Many people in Virginia are facing a daily crisis and financial struggle with the weight of overwhelming debt that may seem impossible to pay back. As late fees, interest charges and other expenses accumulate, these people may be looking for a solution or a way out from this landscape of debt. Bankruptcy can offer an alternative financial path, but many people are hesitant to approach this decision because of their concern for the future of their credit report and financial lives.
It is undeniable that bankruptcy has a substantial negative impact on a person's credit report; for people who had decent credit, bankruptcy can cause a credit score to fall by 200 points or more. However, this credit score drop is temporary. In fact, not all bankruptcy information is even available on a credit report for 10 years; only a Chapter 7 bankruptcy filing persists on a report for the full decade. When people file for Chapter 13 bankruptcy, they enter into a court-supervised debt repayment plan. Chapter 13 bankruptcies may only affect a credit score for seven years.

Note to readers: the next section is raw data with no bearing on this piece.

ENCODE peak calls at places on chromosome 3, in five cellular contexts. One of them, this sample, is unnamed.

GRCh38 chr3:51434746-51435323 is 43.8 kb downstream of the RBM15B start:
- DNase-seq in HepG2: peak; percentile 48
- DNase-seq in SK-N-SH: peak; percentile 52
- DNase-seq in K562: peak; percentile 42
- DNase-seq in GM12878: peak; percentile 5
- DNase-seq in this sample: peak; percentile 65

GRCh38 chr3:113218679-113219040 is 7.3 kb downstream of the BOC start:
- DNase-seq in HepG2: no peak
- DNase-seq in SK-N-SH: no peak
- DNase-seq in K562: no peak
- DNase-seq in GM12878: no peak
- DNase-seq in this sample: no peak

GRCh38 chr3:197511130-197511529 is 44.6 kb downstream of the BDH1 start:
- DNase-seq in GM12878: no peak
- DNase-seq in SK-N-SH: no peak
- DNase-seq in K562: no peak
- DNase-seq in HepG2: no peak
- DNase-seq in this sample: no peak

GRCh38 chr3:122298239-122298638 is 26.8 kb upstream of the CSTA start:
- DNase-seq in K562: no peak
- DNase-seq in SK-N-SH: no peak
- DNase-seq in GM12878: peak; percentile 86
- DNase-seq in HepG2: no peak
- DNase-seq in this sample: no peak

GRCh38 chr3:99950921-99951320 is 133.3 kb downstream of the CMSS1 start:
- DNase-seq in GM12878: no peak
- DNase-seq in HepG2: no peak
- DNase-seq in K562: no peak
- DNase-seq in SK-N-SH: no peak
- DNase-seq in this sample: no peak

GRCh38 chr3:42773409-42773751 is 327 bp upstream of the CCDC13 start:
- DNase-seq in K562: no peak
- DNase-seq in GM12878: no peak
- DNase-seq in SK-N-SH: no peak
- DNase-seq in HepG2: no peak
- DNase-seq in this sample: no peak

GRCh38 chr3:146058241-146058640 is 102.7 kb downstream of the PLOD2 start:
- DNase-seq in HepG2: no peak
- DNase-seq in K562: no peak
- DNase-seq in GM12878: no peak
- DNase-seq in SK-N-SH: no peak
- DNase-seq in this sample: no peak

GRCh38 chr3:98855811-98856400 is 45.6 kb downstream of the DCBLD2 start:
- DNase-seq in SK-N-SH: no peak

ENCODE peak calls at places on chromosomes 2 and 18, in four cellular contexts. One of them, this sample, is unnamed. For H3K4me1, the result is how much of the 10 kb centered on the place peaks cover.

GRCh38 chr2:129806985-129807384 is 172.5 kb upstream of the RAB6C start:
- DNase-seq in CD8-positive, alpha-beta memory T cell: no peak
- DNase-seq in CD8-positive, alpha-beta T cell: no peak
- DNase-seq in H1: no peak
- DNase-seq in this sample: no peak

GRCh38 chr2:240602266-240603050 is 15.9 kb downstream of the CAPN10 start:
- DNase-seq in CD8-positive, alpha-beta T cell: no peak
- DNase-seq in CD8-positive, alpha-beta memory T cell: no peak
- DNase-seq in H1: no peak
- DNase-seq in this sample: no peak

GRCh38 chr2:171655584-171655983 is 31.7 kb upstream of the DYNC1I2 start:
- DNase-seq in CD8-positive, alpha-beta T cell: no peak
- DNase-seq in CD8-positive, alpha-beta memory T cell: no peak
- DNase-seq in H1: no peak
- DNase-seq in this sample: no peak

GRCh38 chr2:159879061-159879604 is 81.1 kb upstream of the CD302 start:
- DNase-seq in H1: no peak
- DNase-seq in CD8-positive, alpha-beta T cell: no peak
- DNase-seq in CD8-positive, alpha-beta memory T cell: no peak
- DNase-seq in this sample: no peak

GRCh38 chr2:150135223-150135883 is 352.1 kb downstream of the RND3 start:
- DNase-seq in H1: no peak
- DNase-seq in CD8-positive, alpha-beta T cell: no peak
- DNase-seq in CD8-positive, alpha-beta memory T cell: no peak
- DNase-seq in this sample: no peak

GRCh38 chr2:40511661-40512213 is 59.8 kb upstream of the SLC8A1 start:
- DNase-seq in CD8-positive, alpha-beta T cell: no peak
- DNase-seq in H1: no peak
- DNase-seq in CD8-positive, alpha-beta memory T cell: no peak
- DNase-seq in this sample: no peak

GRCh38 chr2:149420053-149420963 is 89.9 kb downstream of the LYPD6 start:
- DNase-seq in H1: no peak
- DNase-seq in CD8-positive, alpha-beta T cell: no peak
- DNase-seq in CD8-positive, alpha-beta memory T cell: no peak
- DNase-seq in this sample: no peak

In addition, by working hard to improve credit through using secured credit cards and other more easily obtained credit, a person going through bankruptcy can begin to make significant repairs to their credit score even while going through the process. It is possible for a person who filed for bankruptcy to obtain a good credit score within four to five years after filing.
Working with a bankruptcy attorney might help a person struggling with insurmountable debt to make the right decisions for their financial future. For some, a Chapter 13 plan may be an option, particularly if they make too much money to successfully complete a Chapter 7 bankruptcy filing.